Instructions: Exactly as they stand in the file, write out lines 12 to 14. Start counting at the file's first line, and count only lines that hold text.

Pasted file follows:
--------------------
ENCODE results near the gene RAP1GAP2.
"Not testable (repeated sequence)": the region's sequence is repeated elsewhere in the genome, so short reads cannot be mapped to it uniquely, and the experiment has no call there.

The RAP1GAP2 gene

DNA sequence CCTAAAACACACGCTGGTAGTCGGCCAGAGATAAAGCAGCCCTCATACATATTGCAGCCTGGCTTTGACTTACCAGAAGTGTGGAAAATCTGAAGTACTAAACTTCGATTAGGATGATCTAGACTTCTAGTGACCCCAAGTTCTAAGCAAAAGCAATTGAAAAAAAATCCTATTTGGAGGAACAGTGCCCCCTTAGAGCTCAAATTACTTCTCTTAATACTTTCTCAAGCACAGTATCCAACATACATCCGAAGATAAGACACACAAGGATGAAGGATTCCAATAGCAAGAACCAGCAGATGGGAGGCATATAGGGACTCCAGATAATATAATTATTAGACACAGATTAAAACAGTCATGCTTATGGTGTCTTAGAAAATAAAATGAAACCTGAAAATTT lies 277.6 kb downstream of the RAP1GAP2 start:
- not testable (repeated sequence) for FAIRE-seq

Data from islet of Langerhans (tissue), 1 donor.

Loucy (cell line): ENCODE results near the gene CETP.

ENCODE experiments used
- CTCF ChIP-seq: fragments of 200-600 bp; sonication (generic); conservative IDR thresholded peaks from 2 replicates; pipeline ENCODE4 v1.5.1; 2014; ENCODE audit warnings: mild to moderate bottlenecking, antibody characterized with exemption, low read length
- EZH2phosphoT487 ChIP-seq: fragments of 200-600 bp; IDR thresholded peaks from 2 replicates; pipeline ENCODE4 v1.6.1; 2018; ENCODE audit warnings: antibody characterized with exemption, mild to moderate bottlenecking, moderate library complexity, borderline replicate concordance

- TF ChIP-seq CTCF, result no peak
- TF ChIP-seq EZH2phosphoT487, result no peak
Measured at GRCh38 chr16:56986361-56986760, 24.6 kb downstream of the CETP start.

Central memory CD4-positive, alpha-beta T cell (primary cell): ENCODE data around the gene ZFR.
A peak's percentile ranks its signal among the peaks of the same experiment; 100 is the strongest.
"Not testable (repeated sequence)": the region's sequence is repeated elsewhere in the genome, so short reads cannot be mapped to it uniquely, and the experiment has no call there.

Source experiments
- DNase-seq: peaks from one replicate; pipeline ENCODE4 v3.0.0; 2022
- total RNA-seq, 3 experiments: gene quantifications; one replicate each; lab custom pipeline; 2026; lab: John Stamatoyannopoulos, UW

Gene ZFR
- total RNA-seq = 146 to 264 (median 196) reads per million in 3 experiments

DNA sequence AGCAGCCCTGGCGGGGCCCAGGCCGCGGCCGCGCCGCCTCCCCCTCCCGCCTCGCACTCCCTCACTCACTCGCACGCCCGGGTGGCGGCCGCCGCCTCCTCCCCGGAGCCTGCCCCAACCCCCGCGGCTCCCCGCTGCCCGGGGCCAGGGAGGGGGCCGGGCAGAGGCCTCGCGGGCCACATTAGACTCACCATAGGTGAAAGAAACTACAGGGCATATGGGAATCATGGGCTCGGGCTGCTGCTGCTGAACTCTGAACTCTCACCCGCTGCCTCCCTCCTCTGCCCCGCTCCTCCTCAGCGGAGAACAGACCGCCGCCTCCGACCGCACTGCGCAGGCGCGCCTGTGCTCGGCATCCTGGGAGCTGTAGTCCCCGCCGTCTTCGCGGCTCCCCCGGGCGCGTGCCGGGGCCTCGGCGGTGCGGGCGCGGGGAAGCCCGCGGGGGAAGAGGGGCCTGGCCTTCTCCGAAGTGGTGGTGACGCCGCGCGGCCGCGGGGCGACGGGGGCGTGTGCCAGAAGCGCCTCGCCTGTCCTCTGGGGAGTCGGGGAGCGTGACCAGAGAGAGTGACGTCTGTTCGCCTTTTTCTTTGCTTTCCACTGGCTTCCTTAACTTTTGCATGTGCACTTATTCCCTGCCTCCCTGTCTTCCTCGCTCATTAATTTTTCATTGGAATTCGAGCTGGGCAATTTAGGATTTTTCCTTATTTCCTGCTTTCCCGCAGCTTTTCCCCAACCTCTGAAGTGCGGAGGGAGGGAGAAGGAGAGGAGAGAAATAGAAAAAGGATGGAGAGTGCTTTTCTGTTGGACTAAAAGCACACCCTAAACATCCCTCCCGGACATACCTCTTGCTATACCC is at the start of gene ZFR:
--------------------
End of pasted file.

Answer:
- TF ChIP-seq EZH2phosphoT487, result no peak
Measured at GRCh38 chr16:56986361-56986760, 24.6 kb downstream of the CETP start.

Central memory CD4-positive, alpha-beta T cell (primary cell): ENCODE data around the gene ZFR.